Lagos Fashion Week Is Bringing African Style Into the Future

Each season, fashion weeks around the world show us what it means to tell stories through gorgeous costumes, but in Nigeria, where formal and ceremonial wear is taken very seriously, it’s just another Monday. Every October, Lagos Fashion Week opens the curtain on the burgeoning African creative scene in a country that loves to dress up. “With all the textures, fabrics, patterns and vibrant fabrics we have in our culture, style becomes something very innate, right from the start for many Africans and certainly for many Nigerians. I think the first attack he ever had was in elementary school, “Alexander-Julian” AJ “Gibbson tells me. It is on this sartorial scene that the Nigerian-American designer reflects in his latest photo shoot, which puts Nigerian designers first. plan.

“Yes, I think it’s so important to share the knowledge we’re seeing in Paris and Milan and from London to New York, but we should also recognize the places that inspire the people who influence those runways we admire.” For the seasoned New York stylist, who has experienced all major fashion weeks, Lagos Fashion Week holds a very special place. “I love Lagos Fashion Week. It’s actually my favorite, “he explains.” The reason I love him is in line with my philosophy of Nigeria and the continent as a great source of creativity. African creatives really thrive here … When I was young and I dreamed it seemed so far away. “

If you exist in the fashion world, especially as a person of color, you’ve probably noticed that the fashion establishment isn’t necessarily known for telling or even platforming for black stories. For Gibbson, like many other black guys, that lack of representation was a major obstacle to getting into the industry in the first place. “I think I don’t feel confident enough to seriously pursue fashion because I just didn’t know anyone or didn’t see anyone who looked like me in the industry,” she says. “So it didn’t seem like it was anything real and plausible to happen, especially being a Nigerian and coming from Houston.”

But Lagos is the other side of the same coin. While it goes too far in tapping into talent from across the continent, without systemic support it takes a lot of audacity for creatives to get this far. “It’s frustrating. Nigeria has so much talent. An exorbitant amount of talent, who only go around the country, but they get absolutely no government support. Because they are too busy supporting oil and all the other things that make them money.” so fast, but then they don’t realize they could push themselves as a cultural center, “he says, encapsulating the exasperation of most Africans in art. However, what Lagos Fashion Week made evident for Gibbson is that when no one else cares, roses actually grow from concrete. “I feel there is this very underprivileged sense of community among all those interested in the creative arts in Nigeria, especially as the country is full of so many young people.” AJ Gibbson details a community away from the cutthroat fashion industry that the West has popularized. Here people support each other and make room for each other.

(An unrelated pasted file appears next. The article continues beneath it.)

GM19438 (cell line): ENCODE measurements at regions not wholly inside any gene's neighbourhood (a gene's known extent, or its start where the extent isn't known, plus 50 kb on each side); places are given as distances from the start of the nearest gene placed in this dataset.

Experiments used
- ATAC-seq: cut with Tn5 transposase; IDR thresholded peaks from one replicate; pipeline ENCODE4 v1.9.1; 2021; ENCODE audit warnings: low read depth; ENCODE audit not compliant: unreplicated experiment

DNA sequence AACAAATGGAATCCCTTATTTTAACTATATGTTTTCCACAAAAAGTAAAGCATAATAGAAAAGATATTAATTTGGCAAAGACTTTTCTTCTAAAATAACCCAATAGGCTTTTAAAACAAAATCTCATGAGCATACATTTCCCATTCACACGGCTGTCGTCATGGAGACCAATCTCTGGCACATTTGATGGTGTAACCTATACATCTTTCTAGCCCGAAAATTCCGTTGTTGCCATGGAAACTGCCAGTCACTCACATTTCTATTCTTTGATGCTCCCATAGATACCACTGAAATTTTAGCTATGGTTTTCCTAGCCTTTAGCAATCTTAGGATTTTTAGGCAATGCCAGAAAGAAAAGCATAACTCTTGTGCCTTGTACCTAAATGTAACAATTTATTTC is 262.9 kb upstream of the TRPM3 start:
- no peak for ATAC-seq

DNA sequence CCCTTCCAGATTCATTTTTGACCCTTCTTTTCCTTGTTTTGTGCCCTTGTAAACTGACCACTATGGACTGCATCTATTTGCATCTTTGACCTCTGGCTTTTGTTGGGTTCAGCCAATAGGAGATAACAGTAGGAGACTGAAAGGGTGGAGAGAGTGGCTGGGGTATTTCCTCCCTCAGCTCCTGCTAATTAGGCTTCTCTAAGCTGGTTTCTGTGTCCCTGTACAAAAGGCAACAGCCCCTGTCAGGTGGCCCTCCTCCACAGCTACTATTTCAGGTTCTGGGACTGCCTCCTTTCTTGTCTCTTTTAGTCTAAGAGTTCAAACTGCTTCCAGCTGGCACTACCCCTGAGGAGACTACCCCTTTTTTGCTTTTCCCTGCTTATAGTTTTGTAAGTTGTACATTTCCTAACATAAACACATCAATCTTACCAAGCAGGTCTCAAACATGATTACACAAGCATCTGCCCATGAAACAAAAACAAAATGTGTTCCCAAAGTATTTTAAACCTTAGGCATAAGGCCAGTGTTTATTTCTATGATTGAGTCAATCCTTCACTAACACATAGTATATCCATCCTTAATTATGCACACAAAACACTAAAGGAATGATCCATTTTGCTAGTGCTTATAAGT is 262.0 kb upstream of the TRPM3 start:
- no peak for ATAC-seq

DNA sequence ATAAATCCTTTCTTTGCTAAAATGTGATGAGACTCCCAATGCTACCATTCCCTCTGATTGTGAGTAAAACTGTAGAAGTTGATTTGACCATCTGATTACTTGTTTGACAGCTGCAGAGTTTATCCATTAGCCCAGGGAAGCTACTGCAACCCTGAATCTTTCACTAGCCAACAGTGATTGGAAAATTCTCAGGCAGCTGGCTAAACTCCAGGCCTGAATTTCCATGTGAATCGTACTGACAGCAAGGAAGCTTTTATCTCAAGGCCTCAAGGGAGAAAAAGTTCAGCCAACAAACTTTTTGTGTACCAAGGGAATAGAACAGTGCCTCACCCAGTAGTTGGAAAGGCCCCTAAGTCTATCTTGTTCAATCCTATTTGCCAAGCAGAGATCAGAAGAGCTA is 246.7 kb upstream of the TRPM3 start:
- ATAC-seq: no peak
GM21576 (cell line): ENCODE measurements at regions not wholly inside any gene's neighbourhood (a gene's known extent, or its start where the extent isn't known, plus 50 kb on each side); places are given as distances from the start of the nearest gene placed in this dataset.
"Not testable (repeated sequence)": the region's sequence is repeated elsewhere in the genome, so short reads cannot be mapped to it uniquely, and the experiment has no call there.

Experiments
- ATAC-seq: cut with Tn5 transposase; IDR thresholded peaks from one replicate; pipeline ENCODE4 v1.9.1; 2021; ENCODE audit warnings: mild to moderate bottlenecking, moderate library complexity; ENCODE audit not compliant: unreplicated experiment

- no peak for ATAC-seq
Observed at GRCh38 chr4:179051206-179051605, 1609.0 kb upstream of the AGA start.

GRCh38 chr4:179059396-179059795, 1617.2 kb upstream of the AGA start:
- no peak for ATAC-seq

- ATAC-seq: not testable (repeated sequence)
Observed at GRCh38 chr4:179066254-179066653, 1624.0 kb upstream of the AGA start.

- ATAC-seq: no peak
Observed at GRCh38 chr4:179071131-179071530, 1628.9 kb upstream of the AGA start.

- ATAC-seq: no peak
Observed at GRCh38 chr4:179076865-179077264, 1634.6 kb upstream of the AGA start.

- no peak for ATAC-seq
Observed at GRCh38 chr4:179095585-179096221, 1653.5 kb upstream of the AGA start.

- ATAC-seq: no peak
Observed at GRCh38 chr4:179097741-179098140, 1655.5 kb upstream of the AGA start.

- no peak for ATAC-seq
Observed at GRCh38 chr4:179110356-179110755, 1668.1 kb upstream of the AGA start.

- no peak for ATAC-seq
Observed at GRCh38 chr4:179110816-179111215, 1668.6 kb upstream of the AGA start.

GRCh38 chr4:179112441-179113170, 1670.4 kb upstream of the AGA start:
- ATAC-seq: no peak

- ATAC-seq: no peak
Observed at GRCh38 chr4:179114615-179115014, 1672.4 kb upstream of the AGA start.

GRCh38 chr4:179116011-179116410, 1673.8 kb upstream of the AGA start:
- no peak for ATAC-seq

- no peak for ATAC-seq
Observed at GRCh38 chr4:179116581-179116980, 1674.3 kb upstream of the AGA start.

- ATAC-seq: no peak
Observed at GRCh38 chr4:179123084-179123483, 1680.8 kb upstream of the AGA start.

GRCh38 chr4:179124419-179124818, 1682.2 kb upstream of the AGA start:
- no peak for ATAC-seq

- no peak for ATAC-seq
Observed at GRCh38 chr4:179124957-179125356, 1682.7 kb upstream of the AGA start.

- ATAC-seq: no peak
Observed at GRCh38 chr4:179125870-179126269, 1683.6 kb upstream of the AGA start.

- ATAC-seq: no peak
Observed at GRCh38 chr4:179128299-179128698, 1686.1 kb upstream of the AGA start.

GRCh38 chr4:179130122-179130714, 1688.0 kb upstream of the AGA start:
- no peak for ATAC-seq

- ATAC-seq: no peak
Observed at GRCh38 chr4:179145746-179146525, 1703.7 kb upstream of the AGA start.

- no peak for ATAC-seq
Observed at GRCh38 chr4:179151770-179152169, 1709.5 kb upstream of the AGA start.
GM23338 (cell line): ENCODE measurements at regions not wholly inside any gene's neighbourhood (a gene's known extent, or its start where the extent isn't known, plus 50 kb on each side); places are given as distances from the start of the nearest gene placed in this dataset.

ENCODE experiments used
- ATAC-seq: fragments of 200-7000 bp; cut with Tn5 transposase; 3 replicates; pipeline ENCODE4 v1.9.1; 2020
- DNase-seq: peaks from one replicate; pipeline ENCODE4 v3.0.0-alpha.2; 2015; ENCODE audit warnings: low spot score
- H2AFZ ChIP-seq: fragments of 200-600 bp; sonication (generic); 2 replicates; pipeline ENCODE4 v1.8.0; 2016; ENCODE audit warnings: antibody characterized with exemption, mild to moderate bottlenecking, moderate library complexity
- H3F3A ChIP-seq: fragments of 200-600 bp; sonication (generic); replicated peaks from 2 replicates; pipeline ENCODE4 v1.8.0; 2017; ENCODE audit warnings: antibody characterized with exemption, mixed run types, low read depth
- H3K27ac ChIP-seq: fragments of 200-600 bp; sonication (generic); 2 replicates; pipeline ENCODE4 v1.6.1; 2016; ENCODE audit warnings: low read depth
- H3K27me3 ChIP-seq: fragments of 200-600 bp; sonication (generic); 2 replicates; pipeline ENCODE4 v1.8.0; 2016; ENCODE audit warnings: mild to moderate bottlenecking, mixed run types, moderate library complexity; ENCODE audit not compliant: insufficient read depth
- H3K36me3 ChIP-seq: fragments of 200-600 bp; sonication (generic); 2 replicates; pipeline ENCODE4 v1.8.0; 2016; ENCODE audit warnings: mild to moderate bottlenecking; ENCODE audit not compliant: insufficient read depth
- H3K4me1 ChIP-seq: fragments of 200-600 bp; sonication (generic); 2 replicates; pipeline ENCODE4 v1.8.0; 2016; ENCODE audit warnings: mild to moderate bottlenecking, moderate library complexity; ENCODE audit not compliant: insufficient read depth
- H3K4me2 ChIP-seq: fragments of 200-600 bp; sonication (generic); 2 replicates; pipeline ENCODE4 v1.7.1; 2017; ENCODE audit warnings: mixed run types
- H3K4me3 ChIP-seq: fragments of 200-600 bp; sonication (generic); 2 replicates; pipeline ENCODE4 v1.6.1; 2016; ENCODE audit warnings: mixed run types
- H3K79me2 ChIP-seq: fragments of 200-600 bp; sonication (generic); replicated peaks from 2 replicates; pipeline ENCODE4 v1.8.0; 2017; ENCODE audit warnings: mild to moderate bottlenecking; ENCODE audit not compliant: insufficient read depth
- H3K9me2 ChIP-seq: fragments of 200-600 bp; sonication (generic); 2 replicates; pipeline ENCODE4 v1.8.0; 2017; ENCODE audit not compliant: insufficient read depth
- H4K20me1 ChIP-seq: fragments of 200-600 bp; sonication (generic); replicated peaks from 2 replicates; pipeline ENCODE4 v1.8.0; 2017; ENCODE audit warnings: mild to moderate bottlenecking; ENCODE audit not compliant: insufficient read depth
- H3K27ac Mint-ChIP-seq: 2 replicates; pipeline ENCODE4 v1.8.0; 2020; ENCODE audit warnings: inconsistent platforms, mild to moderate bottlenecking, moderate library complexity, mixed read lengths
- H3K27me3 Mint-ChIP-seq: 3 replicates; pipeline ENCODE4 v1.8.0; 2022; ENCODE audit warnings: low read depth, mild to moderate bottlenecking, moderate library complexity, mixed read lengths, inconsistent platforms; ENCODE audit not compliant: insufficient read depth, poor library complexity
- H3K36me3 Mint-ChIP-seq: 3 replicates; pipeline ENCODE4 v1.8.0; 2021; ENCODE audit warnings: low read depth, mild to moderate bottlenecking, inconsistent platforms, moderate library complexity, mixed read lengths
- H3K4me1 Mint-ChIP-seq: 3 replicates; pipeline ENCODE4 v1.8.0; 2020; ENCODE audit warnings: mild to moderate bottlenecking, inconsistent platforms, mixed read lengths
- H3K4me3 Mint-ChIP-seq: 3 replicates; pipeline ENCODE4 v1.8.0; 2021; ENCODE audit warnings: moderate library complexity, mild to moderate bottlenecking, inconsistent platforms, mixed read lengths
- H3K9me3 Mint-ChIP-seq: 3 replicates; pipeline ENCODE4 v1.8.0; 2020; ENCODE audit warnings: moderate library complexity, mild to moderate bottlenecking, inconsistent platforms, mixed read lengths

For young Nigerians, last year outlined the extent to which they are alone. As the Covid-19 pandemic and protests across the country against the brutal SARS police force have put the fashion calendar on hold, creativity has become a crucial part of healing and survival. And after a year off, Lagos Fashion Week returned last October, feeling more vital than ever. For Gibbson’s return to the Nigerian fashion capital, he had to capture his extraordinary creative energy. This essence develops in the photo story, which puts local designers, hairdressers, make-up artists and models under the gaze of the famous Nigerian photographer Stephen Tayo. “The thing I love about Stephen’s work is that it feels very real. It is never something that was created in this fantasy world. I just thought his approach was the best setup to show Lagos Fashion Week as an entity, because I wanted to create something that felt very everyday in life, not so soft and not with crazy studio lighting. “